Watched Four Minutes on DVD last night. This is a 2006 German film (so that means subtitles for the Euro illiterate like me) about a young woman who’s in prison and also a great pianist. It’s the best film I’ve seen for months (and I watch a lot of films). It looks good, it sounds great, the story mixes up a lot of different subjects that you don’t normally get together really well and it has two actresses in it playing the main characters that’re totally awesome. It manages to include prisons, guns, punch-ups, decapitation, Nazis, lesbians, incest, pianos, really intense arguments and a psycho pianist! And it’s nothing like how I’ve just made it sound. It also has a great final scene (the four minutes of the title). It’s not a comedy and it’s actually quite a slow and serious film most of the time. You need to go and watch it. It’s certainly a new entry into the Top 50 Films of All Time in Cactus World. Penny hated it though, so not a great film to watch when you’ve got all the neighbourhood cats around.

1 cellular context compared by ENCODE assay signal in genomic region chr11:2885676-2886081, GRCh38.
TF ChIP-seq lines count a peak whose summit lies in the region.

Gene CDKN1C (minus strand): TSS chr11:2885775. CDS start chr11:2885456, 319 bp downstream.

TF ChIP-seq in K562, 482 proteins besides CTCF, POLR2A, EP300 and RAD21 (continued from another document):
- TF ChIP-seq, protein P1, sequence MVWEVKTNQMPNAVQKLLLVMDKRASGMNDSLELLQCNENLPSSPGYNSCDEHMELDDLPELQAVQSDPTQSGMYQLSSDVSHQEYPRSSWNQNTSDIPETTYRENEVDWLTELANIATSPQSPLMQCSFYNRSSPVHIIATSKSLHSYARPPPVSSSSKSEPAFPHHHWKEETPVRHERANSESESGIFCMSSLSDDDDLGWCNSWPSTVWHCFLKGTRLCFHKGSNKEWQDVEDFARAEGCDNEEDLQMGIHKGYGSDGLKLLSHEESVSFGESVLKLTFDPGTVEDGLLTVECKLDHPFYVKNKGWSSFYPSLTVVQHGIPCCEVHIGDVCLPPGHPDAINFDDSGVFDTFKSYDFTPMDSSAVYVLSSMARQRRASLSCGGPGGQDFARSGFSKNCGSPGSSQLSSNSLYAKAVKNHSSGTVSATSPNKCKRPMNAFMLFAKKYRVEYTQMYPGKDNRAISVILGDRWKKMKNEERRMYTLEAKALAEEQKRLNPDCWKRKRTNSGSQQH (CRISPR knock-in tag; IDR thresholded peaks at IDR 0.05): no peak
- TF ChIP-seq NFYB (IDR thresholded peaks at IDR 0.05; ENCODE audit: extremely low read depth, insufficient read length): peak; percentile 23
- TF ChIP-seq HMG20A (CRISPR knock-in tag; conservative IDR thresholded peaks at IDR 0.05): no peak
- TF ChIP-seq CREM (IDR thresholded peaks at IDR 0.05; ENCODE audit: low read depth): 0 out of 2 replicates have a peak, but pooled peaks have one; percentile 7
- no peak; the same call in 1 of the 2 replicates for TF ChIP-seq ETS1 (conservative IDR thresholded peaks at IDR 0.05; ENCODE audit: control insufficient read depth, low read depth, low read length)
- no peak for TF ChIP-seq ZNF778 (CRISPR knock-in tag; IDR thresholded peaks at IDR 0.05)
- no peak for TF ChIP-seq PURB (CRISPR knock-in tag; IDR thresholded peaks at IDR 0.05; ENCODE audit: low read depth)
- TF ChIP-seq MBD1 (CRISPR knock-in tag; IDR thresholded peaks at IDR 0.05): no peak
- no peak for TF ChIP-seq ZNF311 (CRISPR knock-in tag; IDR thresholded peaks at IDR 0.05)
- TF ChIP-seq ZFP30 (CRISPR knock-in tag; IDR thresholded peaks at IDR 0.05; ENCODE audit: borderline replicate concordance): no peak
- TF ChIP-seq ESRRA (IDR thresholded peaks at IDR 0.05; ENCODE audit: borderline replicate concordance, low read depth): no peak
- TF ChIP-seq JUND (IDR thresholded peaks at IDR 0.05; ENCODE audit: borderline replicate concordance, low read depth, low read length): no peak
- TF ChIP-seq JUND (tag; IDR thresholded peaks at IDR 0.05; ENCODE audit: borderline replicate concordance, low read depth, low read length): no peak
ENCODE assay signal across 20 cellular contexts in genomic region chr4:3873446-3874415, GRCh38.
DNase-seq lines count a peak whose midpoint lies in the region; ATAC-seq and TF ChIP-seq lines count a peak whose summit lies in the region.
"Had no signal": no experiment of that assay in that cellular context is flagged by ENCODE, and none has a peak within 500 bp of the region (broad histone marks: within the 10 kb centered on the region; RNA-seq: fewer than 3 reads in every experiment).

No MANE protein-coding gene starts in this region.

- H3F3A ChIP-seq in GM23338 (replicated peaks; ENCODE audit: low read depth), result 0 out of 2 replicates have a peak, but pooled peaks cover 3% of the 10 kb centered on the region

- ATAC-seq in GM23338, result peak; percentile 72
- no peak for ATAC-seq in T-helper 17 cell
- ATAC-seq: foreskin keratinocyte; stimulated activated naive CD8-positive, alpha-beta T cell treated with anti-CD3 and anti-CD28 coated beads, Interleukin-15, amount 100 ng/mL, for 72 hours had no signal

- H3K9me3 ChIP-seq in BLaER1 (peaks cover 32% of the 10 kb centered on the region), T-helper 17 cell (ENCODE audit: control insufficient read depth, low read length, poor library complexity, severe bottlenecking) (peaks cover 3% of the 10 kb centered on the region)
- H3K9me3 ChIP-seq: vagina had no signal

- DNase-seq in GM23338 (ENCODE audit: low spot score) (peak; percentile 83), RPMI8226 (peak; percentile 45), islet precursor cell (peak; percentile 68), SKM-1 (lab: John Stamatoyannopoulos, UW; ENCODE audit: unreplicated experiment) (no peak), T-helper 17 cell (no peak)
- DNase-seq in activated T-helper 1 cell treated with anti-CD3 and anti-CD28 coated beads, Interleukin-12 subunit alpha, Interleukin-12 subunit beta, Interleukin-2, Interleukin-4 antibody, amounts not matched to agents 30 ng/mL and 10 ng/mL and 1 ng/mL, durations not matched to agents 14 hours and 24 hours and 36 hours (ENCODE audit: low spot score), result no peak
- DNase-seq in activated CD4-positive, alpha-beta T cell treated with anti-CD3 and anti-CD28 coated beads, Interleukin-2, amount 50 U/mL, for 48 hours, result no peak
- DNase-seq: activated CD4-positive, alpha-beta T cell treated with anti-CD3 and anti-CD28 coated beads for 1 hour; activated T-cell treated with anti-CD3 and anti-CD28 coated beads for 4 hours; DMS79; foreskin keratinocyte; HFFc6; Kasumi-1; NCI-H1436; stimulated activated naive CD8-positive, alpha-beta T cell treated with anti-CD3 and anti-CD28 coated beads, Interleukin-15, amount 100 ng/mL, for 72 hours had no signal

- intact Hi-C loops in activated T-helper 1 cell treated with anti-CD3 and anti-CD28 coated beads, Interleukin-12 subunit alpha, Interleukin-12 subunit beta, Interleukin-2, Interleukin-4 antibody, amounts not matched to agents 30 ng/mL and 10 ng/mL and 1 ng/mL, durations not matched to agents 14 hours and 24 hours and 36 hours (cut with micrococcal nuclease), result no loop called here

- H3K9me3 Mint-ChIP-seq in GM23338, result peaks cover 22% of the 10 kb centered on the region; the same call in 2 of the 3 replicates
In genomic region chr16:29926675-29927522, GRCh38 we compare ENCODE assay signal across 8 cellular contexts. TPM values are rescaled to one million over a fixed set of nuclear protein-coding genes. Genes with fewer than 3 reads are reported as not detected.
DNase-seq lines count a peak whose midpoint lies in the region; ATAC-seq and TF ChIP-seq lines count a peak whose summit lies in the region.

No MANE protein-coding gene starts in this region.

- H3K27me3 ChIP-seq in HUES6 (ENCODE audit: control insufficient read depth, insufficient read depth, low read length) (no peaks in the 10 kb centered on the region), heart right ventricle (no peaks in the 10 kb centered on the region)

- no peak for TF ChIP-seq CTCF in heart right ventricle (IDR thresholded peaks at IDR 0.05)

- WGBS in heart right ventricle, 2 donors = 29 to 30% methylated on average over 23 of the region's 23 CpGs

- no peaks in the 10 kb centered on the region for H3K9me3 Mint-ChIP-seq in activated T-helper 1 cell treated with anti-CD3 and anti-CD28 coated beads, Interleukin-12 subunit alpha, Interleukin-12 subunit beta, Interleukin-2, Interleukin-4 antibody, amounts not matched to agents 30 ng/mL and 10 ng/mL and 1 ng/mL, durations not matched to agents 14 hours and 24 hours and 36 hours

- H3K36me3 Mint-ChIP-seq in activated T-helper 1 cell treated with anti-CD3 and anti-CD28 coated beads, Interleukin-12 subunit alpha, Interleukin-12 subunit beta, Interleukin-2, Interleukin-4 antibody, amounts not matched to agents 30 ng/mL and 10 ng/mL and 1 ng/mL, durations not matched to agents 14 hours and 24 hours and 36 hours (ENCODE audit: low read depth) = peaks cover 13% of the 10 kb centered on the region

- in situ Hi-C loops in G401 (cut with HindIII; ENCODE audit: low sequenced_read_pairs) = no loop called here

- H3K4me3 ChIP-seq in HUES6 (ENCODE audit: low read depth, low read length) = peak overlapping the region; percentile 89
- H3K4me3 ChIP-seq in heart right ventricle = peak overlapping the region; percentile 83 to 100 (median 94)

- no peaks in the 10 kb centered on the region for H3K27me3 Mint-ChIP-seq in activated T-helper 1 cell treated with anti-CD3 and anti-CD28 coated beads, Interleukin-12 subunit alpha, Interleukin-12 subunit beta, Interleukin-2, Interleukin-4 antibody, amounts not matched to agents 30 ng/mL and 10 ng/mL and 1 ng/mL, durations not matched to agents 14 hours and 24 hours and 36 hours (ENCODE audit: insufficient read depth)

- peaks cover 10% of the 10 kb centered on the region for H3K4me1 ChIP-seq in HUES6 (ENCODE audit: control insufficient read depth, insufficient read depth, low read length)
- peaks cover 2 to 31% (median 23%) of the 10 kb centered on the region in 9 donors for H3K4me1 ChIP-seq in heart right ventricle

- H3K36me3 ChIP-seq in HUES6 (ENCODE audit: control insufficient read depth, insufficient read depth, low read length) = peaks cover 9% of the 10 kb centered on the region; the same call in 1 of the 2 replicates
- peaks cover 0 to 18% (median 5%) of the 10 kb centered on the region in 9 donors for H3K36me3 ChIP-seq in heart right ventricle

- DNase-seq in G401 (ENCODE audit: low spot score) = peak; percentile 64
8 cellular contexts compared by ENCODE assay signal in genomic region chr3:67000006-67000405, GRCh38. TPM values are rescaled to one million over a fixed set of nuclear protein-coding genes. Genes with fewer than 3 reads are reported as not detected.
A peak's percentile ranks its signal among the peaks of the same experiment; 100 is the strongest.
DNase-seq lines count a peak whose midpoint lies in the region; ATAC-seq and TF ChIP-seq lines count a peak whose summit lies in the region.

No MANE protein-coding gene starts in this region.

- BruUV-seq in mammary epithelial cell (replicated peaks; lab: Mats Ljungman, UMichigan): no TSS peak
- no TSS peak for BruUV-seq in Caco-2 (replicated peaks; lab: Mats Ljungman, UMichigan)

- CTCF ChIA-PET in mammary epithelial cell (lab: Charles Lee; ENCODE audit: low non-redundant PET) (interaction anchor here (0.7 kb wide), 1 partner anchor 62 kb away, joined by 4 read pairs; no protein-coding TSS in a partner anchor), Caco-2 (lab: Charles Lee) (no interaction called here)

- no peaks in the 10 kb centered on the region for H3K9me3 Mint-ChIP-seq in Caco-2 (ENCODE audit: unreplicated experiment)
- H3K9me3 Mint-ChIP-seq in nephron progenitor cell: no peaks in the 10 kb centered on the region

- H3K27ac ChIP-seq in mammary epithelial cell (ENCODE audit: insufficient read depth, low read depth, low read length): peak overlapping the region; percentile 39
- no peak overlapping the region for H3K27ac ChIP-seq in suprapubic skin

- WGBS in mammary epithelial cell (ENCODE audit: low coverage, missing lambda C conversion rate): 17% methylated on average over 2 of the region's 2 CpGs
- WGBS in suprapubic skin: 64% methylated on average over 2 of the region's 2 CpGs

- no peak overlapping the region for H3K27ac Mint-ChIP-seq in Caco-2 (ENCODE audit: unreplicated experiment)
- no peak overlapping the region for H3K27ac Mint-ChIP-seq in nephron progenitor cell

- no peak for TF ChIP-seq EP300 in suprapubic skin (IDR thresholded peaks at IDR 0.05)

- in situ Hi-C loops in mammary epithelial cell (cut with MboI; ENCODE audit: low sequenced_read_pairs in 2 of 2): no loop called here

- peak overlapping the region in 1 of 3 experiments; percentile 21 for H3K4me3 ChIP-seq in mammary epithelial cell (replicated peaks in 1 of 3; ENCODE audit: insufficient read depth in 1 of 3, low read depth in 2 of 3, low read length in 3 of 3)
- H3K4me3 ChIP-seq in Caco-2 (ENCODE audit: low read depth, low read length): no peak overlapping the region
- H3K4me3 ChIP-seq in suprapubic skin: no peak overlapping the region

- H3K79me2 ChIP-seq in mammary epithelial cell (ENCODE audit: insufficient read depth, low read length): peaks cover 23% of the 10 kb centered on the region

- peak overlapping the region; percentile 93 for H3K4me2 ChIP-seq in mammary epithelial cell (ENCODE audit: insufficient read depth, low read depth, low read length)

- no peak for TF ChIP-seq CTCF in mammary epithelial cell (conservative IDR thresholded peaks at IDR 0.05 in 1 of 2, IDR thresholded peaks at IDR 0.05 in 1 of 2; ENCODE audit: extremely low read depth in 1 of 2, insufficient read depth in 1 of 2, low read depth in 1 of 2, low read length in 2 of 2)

Right now I’m listening to “Pathways” by the Frank and Walters.